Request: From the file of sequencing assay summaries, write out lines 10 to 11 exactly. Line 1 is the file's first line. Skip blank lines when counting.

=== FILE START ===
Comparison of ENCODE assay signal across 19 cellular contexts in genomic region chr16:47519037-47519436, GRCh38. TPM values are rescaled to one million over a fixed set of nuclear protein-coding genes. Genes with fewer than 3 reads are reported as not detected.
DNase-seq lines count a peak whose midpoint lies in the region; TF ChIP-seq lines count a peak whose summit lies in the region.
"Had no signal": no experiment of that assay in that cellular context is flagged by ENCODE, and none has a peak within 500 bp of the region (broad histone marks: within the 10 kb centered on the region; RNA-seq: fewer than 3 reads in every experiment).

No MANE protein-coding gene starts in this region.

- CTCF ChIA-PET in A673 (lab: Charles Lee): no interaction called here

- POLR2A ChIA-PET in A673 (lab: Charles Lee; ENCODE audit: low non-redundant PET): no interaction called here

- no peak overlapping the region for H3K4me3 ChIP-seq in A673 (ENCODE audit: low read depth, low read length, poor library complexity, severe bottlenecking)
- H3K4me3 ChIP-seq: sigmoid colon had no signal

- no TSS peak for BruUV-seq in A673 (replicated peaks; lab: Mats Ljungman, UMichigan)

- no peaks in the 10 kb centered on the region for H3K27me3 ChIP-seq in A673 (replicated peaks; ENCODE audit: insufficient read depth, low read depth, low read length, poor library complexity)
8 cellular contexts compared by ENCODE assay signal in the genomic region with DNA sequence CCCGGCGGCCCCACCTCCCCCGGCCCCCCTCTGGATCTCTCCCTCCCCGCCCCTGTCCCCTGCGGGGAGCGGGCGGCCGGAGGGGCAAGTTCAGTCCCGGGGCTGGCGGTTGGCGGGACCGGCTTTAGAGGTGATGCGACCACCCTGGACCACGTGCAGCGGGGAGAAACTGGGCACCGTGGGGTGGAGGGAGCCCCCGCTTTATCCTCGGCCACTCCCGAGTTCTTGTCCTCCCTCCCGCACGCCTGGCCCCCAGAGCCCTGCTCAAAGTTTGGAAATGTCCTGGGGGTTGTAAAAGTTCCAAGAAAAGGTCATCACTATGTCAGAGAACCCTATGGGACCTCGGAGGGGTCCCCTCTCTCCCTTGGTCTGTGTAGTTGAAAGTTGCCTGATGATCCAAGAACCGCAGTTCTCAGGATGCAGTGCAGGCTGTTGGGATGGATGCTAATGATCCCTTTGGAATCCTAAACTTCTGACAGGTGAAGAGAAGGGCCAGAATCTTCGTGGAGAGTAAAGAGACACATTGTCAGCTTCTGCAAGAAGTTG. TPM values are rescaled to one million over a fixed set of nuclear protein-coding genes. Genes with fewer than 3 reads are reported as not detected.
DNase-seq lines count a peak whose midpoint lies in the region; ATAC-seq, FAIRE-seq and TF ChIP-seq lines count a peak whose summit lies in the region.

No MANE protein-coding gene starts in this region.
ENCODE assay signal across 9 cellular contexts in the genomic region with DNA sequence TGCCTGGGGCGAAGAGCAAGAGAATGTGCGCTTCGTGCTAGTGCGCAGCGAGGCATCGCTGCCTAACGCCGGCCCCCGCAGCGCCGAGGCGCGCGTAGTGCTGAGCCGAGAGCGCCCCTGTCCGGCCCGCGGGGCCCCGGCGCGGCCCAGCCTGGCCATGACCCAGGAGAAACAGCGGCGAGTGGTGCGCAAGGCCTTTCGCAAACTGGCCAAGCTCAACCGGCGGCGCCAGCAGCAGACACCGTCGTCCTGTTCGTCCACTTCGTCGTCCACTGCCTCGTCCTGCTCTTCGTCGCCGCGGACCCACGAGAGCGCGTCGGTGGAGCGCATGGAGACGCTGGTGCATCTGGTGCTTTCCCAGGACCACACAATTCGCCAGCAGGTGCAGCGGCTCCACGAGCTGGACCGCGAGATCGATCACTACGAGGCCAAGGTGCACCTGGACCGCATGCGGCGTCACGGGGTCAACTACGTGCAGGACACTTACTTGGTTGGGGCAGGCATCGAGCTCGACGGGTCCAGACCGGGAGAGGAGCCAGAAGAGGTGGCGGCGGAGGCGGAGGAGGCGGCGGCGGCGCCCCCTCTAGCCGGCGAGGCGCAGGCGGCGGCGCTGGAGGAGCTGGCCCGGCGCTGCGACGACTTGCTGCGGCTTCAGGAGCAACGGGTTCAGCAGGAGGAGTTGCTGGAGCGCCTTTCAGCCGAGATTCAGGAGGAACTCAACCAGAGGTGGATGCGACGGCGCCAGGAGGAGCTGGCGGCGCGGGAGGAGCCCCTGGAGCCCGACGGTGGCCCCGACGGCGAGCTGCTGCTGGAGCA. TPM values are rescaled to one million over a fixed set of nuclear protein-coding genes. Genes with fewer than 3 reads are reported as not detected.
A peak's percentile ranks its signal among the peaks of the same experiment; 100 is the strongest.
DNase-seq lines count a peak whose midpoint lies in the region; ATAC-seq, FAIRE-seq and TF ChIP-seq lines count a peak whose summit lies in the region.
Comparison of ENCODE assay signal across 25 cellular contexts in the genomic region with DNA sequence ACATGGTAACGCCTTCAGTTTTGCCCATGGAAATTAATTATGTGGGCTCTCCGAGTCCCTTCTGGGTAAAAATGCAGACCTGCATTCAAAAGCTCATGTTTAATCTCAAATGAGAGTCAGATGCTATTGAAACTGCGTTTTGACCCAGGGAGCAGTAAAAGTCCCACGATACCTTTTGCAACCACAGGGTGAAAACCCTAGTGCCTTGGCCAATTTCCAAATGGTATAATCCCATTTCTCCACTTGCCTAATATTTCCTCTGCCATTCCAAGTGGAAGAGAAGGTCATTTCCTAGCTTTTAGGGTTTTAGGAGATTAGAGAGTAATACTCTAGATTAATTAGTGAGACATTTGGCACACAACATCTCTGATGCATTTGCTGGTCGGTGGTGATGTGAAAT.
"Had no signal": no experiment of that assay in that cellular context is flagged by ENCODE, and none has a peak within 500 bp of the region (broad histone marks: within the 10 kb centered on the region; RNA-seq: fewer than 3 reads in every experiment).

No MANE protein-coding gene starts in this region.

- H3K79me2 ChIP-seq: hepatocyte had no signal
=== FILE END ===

- no peaks in the 10 kb centered on the region for H3K27me3 ChIP-seq in A673 (replicated peaks; ENCODE audit: insufficient read depth, low read depth, low read length, poor library complexity)
8 cellular contexts compared by ENCODE assay signal in the genomic region with DNA sequence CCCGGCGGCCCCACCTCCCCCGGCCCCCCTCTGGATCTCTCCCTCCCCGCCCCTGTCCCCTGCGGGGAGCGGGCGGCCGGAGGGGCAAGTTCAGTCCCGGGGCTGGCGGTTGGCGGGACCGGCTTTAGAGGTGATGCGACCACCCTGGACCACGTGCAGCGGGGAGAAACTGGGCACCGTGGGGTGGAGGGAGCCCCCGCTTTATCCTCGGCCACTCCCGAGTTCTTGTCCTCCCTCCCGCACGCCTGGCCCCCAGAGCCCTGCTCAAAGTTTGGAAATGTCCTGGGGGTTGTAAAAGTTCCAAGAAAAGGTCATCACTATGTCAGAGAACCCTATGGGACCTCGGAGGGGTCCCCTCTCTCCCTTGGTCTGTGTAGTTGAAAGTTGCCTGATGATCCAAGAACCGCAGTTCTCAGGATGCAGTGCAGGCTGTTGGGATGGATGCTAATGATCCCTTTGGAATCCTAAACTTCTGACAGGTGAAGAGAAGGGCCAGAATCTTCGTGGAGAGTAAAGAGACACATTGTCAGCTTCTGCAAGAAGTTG. TPM values are rescaled to one million over a fixed set of nuclear protein-coding genes. Genes with fewer than 3 reads are reported as not detected.